Here's a view of what I see through the working lens of the robotic console where I sit to control the robot during colorectal surgery. I am still so blown away by this technology and how how it has changed what we do for patients. Here is how it all began...... Robots are relatively new to colorectal surgery.
The history of robotic surgery starts in 1985 with the PUMA 560, used to perform a brain biopsy using CT guidance.
In 1988 the first prostate surgery was performed with the PROBOT in London - robotic transurethral prostate surgery.
In the late 1980s NASA and the US army were interested in the development of telesurgery , to bring the surgeon to the battlefield, with the hope to decrease mortality of trauma. A system was produced where a wounded soldier could be operated on remotely by a surgeon. The system was tested on animals but never applied in the battlefield.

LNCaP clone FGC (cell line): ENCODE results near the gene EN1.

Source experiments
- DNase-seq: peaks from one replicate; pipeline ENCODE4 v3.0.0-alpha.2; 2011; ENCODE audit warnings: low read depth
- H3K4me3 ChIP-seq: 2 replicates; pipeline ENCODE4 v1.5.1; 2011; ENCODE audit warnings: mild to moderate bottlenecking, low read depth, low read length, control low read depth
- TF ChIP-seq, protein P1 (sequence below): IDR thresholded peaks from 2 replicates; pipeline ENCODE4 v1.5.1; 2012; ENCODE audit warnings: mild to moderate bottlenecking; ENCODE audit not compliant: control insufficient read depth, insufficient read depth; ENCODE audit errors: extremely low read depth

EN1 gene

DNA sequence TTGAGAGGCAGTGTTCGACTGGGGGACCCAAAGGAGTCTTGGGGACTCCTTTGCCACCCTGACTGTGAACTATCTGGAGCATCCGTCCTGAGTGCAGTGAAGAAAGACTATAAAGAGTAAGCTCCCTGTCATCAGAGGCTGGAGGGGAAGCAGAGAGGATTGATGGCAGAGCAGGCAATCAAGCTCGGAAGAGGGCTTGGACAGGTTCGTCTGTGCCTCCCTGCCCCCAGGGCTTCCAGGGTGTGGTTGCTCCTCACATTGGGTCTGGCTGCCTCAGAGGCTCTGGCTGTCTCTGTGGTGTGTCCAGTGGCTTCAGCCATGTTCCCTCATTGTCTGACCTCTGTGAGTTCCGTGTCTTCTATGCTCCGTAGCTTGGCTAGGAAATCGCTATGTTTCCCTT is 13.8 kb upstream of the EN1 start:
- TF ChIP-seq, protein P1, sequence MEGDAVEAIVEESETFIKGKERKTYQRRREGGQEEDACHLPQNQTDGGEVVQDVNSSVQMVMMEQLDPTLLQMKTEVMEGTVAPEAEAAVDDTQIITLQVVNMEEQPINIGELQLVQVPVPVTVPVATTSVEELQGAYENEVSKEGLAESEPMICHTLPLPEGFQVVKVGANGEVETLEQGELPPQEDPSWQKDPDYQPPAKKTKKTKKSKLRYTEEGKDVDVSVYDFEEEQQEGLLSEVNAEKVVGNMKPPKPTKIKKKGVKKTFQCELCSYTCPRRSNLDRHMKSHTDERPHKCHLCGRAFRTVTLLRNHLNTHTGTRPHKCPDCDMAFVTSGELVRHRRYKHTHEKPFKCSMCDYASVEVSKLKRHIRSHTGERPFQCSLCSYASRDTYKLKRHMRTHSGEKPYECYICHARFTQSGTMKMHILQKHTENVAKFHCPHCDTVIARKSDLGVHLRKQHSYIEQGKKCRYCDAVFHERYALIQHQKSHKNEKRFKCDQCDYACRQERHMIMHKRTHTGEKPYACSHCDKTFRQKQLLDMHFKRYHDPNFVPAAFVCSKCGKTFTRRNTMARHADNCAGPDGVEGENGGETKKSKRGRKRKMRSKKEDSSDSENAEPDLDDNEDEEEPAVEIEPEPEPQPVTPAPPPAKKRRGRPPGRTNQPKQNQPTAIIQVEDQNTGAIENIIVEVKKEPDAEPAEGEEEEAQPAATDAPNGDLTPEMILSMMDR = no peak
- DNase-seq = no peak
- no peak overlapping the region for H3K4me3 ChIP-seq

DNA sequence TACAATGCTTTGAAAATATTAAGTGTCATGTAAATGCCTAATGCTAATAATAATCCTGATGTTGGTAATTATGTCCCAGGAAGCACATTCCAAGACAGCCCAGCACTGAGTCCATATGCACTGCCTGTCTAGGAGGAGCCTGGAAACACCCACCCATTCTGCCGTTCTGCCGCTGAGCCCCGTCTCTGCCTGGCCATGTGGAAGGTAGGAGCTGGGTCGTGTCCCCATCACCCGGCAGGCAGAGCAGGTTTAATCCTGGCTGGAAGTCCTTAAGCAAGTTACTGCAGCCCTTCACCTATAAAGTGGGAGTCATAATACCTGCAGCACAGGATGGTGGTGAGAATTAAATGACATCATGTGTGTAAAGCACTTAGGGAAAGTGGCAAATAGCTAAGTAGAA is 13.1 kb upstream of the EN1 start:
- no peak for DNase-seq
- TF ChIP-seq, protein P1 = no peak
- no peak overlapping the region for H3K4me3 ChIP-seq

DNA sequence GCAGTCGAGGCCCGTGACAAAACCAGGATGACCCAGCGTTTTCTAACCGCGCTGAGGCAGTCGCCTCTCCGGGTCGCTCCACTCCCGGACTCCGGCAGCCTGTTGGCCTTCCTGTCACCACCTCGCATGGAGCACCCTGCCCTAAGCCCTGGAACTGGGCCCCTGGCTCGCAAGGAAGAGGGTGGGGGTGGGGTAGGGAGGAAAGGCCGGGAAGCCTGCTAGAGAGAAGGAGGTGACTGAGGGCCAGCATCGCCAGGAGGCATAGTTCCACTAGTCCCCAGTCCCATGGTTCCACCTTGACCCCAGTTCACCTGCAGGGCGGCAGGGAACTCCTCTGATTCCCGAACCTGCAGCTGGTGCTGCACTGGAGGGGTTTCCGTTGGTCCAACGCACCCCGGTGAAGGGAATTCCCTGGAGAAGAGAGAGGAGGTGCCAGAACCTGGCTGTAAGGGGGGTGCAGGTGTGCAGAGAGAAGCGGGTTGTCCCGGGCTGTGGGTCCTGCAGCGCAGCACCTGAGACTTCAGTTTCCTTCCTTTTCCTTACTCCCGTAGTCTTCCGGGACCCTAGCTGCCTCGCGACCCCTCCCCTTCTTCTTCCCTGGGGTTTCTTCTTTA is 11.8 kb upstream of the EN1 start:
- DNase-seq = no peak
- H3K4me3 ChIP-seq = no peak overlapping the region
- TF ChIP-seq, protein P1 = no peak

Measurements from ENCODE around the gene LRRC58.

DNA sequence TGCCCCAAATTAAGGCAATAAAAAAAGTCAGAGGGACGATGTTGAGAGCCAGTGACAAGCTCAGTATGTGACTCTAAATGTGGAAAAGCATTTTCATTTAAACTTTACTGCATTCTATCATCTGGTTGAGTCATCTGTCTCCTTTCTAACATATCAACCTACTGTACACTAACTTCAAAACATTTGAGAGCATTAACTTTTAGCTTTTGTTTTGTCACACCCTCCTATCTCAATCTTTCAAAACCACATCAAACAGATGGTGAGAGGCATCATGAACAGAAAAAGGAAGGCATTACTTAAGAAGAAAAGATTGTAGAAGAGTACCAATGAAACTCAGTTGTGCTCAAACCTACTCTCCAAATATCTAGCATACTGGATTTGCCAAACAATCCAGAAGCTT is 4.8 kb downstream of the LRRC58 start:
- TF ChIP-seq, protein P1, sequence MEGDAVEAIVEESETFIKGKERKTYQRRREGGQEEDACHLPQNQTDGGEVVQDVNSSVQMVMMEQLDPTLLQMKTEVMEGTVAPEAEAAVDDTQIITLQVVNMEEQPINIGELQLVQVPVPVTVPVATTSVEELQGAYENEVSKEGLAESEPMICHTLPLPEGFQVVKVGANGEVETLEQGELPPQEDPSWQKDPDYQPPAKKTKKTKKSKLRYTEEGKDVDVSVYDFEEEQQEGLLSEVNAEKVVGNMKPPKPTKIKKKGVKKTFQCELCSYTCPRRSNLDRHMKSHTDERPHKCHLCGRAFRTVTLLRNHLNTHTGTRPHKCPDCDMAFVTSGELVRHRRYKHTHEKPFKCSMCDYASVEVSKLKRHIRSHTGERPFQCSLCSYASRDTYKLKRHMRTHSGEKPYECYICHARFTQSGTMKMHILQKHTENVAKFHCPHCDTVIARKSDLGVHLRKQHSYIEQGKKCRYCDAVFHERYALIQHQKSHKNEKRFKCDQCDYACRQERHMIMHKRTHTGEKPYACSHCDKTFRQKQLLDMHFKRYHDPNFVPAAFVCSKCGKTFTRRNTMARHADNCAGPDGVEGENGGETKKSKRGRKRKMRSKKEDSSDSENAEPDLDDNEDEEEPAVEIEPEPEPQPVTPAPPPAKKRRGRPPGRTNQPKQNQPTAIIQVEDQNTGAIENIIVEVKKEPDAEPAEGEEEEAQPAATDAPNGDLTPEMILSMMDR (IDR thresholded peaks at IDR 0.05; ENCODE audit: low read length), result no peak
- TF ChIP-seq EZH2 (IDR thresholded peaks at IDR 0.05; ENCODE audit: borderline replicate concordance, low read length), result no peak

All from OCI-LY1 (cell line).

The DaVinci robot was first used clinically in 1988 in Germany to perform the first coronary artery bypass graft (heart surgery). It took many years until the robot was used in colorectal surgery: in 2005 the first robotic colectomies were reported in Germany. As more evidence and interest developed in better surgical resection of rectal tumors - the robot became a useful instrument helping surgeons access the rectum and perform a more precise operation - the concept of robotic TME was born.
As the DaVinci robot becomes increasingly popular, it's benefits over open and even laparoscopic surgery are becoming clearer. These include more precise and complete surgery, ability to work in narrow places like the pelvis, and potentially improve cancer outcomes. The surgeon is engaged and in control of the entire case through this viewing port and remote control that allows full control of the robot at all times. The robot does not have a mind of its own!